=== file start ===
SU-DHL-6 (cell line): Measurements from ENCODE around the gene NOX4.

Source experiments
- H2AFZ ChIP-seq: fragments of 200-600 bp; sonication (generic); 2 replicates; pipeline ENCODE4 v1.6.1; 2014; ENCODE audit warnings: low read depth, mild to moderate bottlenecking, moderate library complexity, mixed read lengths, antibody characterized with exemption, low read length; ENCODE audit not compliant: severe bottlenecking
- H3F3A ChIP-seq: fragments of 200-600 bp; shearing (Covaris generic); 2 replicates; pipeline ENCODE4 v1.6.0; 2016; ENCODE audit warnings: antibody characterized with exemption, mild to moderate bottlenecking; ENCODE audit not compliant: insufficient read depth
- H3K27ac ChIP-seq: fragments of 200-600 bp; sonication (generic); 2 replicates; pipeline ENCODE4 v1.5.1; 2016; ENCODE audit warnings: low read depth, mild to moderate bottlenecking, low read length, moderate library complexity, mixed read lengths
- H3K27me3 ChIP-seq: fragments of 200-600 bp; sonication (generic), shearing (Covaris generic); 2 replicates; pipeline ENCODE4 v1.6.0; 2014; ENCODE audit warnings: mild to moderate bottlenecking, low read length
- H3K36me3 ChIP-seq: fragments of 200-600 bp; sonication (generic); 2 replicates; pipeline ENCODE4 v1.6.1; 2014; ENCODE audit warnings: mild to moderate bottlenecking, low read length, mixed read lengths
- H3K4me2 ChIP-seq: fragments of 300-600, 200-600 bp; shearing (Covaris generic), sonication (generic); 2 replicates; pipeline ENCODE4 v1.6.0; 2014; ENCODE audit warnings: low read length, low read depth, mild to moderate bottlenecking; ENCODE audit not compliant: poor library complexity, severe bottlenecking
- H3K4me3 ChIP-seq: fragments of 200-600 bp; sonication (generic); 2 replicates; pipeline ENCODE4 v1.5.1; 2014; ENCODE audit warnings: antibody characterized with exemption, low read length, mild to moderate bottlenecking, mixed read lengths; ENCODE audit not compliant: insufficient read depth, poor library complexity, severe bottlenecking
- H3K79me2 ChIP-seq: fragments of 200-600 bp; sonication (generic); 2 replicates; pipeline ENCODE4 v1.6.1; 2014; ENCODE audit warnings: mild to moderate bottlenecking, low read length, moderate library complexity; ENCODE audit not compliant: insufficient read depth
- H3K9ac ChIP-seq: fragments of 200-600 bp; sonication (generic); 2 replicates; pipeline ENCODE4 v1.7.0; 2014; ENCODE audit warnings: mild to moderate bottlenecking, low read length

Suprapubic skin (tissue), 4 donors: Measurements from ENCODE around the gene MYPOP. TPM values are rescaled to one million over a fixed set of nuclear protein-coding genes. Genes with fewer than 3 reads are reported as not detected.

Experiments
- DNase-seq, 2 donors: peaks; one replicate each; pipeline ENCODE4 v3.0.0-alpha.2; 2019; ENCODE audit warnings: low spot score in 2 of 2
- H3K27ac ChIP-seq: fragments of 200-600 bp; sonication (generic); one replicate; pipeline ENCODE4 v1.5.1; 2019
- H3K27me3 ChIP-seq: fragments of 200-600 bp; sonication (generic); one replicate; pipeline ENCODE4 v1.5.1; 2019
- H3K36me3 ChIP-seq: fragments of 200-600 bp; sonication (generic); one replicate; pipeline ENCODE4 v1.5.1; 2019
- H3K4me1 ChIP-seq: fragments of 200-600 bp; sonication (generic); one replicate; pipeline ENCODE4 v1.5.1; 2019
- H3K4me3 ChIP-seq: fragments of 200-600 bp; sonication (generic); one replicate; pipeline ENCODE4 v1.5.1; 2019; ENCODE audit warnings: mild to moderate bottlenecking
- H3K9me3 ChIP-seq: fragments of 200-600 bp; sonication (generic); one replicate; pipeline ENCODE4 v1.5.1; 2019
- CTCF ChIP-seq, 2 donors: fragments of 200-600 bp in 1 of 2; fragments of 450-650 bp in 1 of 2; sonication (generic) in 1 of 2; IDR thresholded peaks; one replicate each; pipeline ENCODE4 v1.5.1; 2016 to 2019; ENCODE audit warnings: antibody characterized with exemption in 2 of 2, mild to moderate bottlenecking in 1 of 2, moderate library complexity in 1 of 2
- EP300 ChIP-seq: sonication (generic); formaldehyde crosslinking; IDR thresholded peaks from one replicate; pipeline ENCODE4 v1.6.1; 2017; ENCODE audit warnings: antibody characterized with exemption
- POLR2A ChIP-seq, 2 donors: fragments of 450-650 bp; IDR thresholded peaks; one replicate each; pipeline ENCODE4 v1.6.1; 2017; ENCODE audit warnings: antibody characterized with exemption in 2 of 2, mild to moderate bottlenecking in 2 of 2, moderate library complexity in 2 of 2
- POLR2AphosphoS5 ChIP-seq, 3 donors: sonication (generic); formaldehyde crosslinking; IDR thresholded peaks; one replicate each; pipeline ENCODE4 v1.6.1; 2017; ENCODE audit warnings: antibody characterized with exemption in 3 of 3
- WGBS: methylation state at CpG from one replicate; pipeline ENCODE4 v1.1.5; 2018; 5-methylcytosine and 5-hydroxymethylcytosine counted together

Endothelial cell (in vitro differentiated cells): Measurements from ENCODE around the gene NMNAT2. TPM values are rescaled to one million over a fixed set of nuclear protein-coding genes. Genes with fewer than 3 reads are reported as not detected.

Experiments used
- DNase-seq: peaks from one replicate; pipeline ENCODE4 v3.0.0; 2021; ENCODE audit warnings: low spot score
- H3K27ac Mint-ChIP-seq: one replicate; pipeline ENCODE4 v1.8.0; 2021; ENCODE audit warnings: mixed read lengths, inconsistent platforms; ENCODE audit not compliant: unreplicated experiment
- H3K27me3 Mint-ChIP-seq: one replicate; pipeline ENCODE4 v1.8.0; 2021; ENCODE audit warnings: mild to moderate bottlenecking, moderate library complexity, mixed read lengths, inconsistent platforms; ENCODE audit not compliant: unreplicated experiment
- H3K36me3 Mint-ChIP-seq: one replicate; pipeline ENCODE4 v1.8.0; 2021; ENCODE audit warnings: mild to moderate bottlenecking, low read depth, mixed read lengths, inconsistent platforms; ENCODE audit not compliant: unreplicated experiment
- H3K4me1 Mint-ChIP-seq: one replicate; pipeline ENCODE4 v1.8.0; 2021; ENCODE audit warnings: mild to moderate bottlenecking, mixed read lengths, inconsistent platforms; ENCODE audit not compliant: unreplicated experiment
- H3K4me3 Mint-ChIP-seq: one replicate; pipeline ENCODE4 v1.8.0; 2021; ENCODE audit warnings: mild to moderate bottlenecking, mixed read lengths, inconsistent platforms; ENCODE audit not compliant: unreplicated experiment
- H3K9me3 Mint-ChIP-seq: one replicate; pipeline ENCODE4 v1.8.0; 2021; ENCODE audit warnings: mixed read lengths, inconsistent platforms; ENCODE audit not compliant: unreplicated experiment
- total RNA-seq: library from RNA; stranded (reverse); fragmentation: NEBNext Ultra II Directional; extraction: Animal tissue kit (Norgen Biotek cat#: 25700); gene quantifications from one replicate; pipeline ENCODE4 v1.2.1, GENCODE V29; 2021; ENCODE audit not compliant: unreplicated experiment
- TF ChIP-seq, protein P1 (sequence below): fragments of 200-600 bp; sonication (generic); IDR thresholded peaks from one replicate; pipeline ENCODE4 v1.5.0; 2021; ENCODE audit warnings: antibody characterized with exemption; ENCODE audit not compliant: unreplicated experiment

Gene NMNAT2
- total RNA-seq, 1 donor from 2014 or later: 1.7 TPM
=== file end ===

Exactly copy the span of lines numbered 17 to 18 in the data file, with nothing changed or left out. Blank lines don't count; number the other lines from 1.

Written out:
- H3K36me3 ChIP-seq: fragments of 200-600 bp; sonication (generic); one replicate; pipeline ENCODE4 v1.5.1; 2019
- H3K4me1 ChIP-seq: fragments of 200-600 bp; sonication (generic); one replicate; pipeline ENCODE4 v1.5.1; 2019